Sunday, 21 February 2016

Impact of the Fair

Miraj had a small Ambabai temple. There was a Durgah as well. Annually there would be a fair held near the temple at the time of Navaratra. Even Durgah would annually host a Urs. As a child I would always look forward towards the Navaratra and the Urs. Shops selling colourful toys, household items were of great attraction to me. There would be joy rides as well. But I was not interested in them. I would buy a toy and would also pester my mother to buy some household article like lemon squeezer, pair of tongs, which my mother would say was no use to us. But still I would persuade her to buy it. Sometimes she would give in. Most of the times she wouldn't.

Navratra would arrive just a few days prior to Diwali. Children would build small replicas of forts for Diwali and place statues of Shivaji and his mavlas, meaning members of his troop on it. These statues would be actually painted mud toys. But buying them was a great delight. They would be put for sale in the Ambabai temple. Whenever we went to the fair my eyes would zero on the mud toy which I wanted to buy. I would even pester my mom to buy one. She would insist that we should visit the temple first. It was her policy that while you go to the fair, you must first visit the temple , pay your respects and on the way back, backed with blessings of the goddess, you could have a little fun, which included shopping.

The temple would be decorated for the fair. There used to be festoons and coconut branches installed at the entrance welcoming the devotees. In the latter days even strings of small electric bulbs would be spiraled around the pinnacle of the temple. The idol of Goddess Ambabai would be decorated too She would be decorated with rich, expensive sarees and fragrant flowers of all kinds. There would be bakula, rose,jasmine and many other flowers whose names I didn't know. There would be scents and incense sticks burning too. The temple would be filled with mix of variety of perfumes both – natural and man-made.

There would be a different theme on each of the nine days. The goddess would be decorated according to the theme of the day. One day she would be placed in a big lotus made up of paper. Another day she would mount on lion, tiger, elephant. She would swing on the zhoola or sit on the peacock. I loved the peacock. It was so colourful, so beautiful. On the eight day the theme would be Mahishasurmardini. She would be depicted as a warrior who killed the demon Mahishasura. There was a rumour that a male goat would be sacrificed on the early morning of the eight day to the goddess. I had a hidden desire to witness this ritual first hand. But I was a child. No one would allow me to go to the temple in the dawn. Moreover, I too was scared of the darkness of the dawn.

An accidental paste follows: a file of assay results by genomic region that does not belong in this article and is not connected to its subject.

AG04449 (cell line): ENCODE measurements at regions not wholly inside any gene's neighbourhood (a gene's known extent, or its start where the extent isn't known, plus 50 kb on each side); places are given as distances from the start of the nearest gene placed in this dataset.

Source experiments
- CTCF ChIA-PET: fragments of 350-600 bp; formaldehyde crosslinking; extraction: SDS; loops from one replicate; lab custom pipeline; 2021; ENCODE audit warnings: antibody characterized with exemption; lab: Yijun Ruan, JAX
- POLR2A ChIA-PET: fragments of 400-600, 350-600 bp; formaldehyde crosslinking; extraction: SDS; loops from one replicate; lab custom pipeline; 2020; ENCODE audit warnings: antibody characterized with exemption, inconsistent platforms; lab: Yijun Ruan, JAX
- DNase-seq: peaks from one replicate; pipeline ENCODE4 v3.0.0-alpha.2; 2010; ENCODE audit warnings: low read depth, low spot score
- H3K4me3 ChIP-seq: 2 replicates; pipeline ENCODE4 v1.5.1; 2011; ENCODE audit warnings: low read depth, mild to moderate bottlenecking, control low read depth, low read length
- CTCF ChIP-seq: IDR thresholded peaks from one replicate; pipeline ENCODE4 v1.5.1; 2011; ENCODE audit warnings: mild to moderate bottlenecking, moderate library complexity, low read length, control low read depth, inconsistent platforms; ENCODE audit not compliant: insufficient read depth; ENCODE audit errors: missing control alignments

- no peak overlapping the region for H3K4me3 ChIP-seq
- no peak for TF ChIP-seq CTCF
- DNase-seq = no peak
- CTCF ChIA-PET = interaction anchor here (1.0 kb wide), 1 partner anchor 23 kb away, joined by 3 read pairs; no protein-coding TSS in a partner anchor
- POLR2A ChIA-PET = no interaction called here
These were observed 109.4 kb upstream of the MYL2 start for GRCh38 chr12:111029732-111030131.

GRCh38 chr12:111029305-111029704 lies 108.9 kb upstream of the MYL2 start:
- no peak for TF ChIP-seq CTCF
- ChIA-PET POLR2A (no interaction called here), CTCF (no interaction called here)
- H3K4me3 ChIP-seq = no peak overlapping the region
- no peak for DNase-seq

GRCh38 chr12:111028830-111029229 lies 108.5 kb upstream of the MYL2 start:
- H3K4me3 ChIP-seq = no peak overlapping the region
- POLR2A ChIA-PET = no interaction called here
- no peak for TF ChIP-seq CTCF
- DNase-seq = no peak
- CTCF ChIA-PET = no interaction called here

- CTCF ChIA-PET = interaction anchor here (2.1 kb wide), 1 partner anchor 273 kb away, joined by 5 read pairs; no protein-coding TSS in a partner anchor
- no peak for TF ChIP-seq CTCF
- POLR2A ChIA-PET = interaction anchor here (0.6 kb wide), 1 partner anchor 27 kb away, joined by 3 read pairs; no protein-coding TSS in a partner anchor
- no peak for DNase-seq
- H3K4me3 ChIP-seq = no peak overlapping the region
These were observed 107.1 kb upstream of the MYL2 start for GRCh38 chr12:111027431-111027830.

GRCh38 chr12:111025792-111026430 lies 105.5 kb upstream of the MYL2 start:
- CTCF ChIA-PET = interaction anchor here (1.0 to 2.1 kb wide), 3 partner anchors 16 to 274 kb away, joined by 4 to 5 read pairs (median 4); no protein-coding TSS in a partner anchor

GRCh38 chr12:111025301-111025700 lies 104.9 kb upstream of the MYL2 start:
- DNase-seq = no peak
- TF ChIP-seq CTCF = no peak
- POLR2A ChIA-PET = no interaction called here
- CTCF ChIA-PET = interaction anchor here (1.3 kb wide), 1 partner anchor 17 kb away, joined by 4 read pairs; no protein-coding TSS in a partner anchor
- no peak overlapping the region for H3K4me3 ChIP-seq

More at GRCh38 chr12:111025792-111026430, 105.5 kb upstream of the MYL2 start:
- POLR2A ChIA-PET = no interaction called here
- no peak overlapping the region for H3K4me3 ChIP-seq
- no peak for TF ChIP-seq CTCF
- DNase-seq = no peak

Even my grandmother would visit the temple during Navratris. I did not like accompanying her. That was because she visited the temple in the mornings. All the stalls in the fair including those selling mud toys would be shut in the morning. Even the idol would not be decorated as per the theme. In the mornings it would be only the plain idol as worshiped on any other day. She would stand in her mundane form. There wouldn't be any elephant, tiger, lion, peacock, swing and other paraphernalia. However I would accompany my grandmother on the first day of the Navratri. On the first day of the Navaratra my grandmother would offer salt and wheat flour to the goddess. That was the custom. Two big baskets would be placed before the Goddess. One for salt and another for wheat floor. My grandmother would carry salt and wheat in two different paper packets. I liked to accompany her when she made these offerings. I would insist on opening the paper packets and pouring its contents on to the baskets. I wanted to do it on my own and she would allow me.

These incidents of my childhood had a very deep impact upon me. They taught me how colourful our country was. Yes my mother would not have always bought me the things which I wanted. But I was grateful that I had a mother who took me to the fair.

Such has been the impact of the colourful peppy fair of my town that it is permanently etched on my mind. I just close my eyes and I am transported to the fair. 
This blog post is inspired by the blogging marathon hosted on IndiBlogger for the launch of the #Fantastico Zica from Tata Motors. You can apply for a test drive of the hatchback Zica today.      

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